In This Issue:
By Peter Leppik
We recently released the results of the latest round of SectorPulse studies ranking the quality of customer service across different companies. This quarter marks our sixth report on the Financial Services industry, and the twelfth report on Mobile Phone companies.
This quarter, Washington Mutual edged ahead in customer service quality among the five financial services companies we track. Last quarter, PayPal took the top honors with "B" grades in both Caller Satisfaction and Call Completion, and while PayPal maintained its grades, Washington Mutual improved in both benchmarks to earn an "A" in Caller Satisfaction and a "B" in Call Completion.
For the first time, we also collected data on Wachovia, though we did not get enough survey responses to issue the company letter grades. Nevertheless, Wachovia's results were very good, and if we had been able to collect sufficient data to be comfortable issuing benchmarks, Wachovia and Washington Mutual would have been about tied for the best service.
We also issued grades for Bank of America, Citibank, and Wells Fargo. All three of those companies showed poorly in Call Completion, earning "D" grades. For Caller Satisfaction, Wells Fargo earned a "B," Citibank earned a "C," and Bank of America earned a "D."
Also this quarter, Citibank's Customer Loyalty score slipped back into negative territory. Our Customer Loyalty score is the average customer response to a question about how likely they are to move an account to a different bank in the next year, and negative scores mean that more customers indicated that they are likely to move accounts away from Citibank than not.
T-Mobile and Verizon Wireless have historically been neck-and-neck for top customer service honors, and this month the two companies tied. Both earned "A" grades for Caller Satisfaction, and "C's" for Call Completion.
Cingular was a credible runner-up, with two "B's," and the company has recovered from the downward dip its service scores took when it acquired AT&T Wireless. Sprint brought up the rear with two "D's."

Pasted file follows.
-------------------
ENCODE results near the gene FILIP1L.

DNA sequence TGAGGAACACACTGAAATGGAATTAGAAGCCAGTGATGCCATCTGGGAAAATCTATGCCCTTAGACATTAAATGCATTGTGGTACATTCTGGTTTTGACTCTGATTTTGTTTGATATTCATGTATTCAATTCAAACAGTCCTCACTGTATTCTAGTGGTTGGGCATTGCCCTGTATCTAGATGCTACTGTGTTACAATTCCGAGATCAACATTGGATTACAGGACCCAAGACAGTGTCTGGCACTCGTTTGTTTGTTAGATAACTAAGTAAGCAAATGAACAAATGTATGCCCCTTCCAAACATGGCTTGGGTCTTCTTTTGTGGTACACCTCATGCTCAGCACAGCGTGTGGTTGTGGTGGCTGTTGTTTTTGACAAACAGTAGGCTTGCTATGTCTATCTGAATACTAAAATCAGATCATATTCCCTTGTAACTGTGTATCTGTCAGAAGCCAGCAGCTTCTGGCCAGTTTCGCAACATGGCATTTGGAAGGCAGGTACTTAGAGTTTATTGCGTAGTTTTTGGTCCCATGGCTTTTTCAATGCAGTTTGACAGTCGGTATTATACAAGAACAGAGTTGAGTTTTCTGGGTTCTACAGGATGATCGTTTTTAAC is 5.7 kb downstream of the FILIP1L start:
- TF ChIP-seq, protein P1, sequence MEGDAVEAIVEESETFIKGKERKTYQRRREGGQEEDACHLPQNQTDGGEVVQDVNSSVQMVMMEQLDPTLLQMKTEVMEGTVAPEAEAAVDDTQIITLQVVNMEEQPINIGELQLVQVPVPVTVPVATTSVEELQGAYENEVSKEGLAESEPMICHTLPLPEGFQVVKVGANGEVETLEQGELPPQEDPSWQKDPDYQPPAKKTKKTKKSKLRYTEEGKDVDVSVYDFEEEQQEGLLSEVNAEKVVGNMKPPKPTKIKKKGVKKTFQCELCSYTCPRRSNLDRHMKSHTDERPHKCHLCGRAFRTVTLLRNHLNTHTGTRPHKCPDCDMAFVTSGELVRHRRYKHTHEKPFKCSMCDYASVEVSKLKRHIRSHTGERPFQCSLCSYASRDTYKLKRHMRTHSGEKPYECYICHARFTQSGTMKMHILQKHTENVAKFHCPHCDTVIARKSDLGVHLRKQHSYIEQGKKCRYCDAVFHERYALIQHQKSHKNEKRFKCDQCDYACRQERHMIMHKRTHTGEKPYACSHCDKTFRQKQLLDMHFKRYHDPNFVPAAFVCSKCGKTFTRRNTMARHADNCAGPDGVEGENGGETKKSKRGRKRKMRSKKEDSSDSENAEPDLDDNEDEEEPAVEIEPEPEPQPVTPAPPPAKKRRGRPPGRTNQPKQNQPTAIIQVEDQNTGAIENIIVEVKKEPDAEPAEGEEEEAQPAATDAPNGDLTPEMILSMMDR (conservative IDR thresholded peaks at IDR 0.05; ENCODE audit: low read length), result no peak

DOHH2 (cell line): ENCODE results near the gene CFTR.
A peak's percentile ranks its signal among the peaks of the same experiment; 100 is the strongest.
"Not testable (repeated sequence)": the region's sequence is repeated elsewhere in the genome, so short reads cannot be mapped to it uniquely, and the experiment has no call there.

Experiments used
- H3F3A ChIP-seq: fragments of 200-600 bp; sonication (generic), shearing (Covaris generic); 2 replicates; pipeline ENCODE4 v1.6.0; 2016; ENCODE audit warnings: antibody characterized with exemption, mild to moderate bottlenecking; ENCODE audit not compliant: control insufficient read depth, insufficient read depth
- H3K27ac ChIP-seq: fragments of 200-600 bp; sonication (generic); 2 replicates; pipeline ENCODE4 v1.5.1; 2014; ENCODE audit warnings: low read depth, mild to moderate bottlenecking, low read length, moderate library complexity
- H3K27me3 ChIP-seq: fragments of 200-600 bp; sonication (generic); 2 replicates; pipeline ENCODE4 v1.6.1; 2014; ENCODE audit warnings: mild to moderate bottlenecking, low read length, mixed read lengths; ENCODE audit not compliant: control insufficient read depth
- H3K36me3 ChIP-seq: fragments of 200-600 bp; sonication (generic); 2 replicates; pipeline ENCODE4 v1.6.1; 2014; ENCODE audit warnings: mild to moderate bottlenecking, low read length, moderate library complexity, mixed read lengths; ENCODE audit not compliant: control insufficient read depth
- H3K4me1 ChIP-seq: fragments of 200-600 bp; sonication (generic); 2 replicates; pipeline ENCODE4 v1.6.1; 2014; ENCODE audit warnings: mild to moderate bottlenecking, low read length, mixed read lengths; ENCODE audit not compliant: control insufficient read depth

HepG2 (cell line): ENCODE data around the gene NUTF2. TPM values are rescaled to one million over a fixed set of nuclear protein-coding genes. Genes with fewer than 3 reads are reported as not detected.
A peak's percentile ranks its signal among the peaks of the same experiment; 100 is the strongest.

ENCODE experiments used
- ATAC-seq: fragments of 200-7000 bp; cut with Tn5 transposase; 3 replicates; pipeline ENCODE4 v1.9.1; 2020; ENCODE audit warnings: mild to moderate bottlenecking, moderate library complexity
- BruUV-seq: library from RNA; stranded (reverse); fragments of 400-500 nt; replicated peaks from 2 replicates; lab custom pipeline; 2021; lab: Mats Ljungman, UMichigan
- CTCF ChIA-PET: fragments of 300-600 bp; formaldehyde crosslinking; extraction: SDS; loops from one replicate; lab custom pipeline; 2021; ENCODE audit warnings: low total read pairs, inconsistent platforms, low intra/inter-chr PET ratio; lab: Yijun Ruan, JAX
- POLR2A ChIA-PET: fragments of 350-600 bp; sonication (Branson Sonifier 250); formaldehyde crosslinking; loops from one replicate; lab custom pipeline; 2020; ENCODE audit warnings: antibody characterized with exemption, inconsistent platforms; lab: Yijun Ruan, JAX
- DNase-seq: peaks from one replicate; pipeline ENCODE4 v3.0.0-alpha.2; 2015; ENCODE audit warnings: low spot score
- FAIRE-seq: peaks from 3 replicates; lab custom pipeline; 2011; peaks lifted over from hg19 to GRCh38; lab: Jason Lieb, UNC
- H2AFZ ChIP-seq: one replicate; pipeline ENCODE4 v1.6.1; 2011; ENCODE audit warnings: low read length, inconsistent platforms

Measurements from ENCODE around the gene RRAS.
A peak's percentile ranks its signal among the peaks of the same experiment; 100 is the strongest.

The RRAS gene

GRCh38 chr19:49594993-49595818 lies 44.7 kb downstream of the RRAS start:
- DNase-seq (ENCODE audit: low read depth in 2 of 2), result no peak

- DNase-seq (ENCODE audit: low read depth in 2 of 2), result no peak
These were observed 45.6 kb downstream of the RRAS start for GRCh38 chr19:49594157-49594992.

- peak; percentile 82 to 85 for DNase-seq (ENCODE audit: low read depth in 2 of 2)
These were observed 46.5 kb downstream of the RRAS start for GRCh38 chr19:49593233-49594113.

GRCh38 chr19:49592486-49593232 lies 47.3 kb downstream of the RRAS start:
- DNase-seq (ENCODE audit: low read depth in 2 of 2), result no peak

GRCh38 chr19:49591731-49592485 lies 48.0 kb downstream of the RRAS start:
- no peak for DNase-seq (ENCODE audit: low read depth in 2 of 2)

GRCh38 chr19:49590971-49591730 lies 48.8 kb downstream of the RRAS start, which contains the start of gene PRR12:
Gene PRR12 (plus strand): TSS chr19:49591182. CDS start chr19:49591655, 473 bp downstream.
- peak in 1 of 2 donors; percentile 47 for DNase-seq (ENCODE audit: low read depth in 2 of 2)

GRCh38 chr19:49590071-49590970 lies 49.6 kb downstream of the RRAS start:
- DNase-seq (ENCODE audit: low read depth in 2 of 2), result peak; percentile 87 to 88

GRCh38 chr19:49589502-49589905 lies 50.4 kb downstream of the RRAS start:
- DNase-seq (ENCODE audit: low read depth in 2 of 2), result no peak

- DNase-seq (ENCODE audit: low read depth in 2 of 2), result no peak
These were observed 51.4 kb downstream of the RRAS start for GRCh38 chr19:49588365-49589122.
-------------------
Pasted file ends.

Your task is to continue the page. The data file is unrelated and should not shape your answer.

This quarter we noticed a disturbing trend in an increasing fraction of customers calling to resolve billing problems. We can't be sure yet that this is a real trend--as opposed to a statistical blip--but if real, it bears watching.
For more information about SectorPulse, or if you'd like to purchase the Executive Summary or raw data, contact Rick Rappe, email@example.com or 952-941-6580x205.
By Rick Rappe
Several months ago, Peter and I were hit upside the head by a senior executive of a major public relations firm who suggested we were misdirecting our sales efforts by continuing to focus on usability and caller satisfaction testing only within the contact center marketplace.
His point was that marketing realizes (or at least should) that customer service really does hear "the voice of the customer" and that marketing has a difficult time gaining access to insights customer service may have.
This makes a great deal of sense, and I have been trying to get my arms around just how to approach sales from this added perspective. No, I don't have all the answers and am finding that who reports to whom up the marketing ladder is every bit as inconsistent as is executive management of the contact center.
I mention it here because of a conversation a few days ago with a VP of Marketing of a major Minneapolis based company. The gist was that working alone, the contact center manager was having difficulty selling the top brass on spending money for customer satisfaction and service quality assessment. And marketing was looking for an effective way to gain insights into customer opinion and brand loyalty issues. By combining forces and approaching senior management together, customer care and marketing can make a unified presentation of the benefits of customer insights both to improve service and drive more business to the company. While the benefits to one department or the other might not be enough to get a yes decision, showing benefit to both departments may be enough to tip a decision in the right direction.
By Peter Leppik
It isn't quite official yet--the lawyers are still picking over the lease--but by the end of the year we'll be in new digs.
Our current office is nice, but it doesn't quite match our needs. We're doubling up in some offices, but too much unused space elsewhere. It's also quite a long commute for some of us.
Our new office will be located in the Minneapolis suburb of Golden Valley, literally a stone's throw away from the world headquarters of General Mills. This is a much more central location than Eden Prairie, where we are now, and just a few minutes from downtown.